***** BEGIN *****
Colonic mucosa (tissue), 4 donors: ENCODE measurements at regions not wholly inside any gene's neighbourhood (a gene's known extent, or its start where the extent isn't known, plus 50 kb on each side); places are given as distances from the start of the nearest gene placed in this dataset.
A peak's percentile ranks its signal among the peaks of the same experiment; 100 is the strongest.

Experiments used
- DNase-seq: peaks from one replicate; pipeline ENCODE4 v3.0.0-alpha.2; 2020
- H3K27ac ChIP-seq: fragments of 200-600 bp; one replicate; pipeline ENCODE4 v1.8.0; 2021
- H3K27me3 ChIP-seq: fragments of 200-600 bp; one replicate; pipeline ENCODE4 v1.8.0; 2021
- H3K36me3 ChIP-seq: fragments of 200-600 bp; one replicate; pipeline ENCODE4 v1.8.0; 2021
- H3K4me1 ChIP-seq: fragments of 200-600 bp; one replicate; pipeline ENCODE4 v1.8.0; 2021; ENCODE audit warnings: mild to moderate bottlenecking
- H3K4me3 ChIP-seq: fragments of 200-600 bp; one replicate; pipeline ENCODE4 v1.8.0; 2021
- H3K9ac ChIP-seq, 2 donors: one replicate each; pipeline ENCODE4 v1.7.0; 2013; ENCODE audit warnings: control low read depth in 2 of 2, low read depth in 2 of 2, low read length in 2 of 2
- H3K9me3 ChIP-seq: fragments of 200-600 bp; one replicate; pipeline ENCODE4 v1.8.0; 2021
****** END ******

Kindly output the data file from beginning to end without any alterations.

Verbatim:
Colonic mucosa (tissue), 4 donors: ENCODE measurements at regions not wholly inside any gene's neighbourhood (a gene's known extent, or its start where the extent isn't known, plus 50 kb on each side); places are given as distances from the start of the nearest gene placed in this dataset.
A peak's percentile ranks its signal among the peaks of the same experiment; 100 is the strongest.

Experiments used
- DNase-seq: peaks from one replicate; pipeline ENCODE4 v3.0.0-alpha.2; 2020
- H3K27ac ChIP-seq: fragments of 200-600 bp; one replicate; pipeline ENCODE4 v1.8.0; 2021
- H3K27me3 ChIP-seq: fragments of 200-600 bp; one replicate; pipeline ENCODE4 v1.8.0; 2021
- H3K36me3 ChIP-seq: fragments of 200-600 bp; one replicate; pipeline ENCODE4 v1.8.0; 2021
- H3K4me1 ChIP-seq: fragments of 200-600 bp; one replicate; pipeline ENCODE4 v1.8.0; 2021; ENCODE audit warnings: mild to moderate bottlenecking
- H3K4me3 ChIP-seq: fragments of 200-600 bp; one replicate; pipeline ENCODE4 v1.8.0; 2021
- H3K9ac ChIP-seq, 2 donors: one replicate each; pipeline ENCODE4 v1.7.0; 2013; ENCODE audit warnings: control low read depth in 2 of 2, low read depth in 2 of 2, low read length in 2 of 2
- H3K9me3 ChIP-seq: fragments of 200-600 bp; one replicate; pipeline ENCODE4 v1.8.0; 2021